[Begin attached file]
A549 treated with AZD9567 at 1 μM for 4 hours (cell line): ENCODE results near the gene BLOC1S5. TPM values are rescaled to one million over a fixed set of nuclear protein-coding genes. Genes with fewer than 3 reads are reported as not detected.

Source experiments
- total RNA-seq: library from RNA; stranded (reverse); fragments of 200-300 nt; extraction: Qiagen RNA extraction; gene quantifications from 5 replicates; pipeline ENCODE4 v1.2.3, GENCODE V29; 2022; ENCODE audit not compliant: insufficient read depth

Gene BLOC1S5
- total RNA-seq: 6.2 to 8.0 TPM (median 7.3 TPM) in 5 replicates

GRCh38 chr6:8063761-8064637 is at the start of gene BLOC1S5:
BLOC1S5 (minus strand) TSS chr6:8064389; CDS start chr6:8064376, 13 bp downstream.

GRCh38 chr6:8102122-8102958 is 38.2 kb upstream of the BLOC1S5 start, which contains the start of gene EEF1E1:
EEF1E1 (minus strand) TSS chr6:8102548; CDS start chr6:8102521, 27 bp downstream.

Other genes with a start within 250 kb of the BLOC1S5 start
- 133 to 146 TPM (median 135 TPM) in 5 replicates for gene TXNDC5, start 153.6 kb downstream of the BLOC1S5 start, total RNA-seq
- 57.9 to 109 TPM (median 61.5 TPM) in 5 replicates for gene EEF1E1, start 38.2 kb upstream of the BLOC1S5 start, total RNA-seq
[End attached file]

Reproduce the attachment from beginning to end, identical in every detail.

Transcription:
A549 treated with AZD9567 at 1 μM for 4 hours (cell line): ENCODE results near the gene BLOC1S5. TPM values are rescaled to one million over a fixed set of nuclear protein-coding genes. Genes with fewer than 3 reads are reported as not detected.

Source experiments
- total RNA-seq: library from RNA; stranded (reverse); fragments of 200-300 nt; extraction: Qiagen RNA extraction; gene quantifications from 5 replicates; pipeline ENCODE4 v1.2.3, GENCODE V29; 2022; ENCODE audit not compliant: insufficient read depth

Gene BLOC1S5
- total RNA-seq: 6.2 to 8.0 TPM (median 7.3 TPM) in 5 replicates

GRCh38 chr6:8063761-8064637 is at the start of gene BLOC1S5:
BLOC1S5 (minus strand) TSS chr6:8064389; CDS start chr6:8064376, 13 bp downstream.

GRCh38 chr6:8102122-8102958 is 38.2 kb upstream of the BLOC1S5 start, which contains the start of gene EEF1E1:
EEF1E1 (minus strand) TSS chr6:8102548; CDS start chr6:8102521, 27 bp downstream.

Other genes with a start within 250 kb of the BLOC1S5 start
- 133 to 146 TPM (median 135 TPM) in 5 replicates for gene TXNDC5, start 153.6 kb downstream of the BLOC1S5 start, total RNA-seq
- 57.9 to 109 TPM (median 61.5 TPM) in 5 replicates for gene EEF1E1, start 38.2 kb upstream of the BLOC1S5 start, total RNA-seq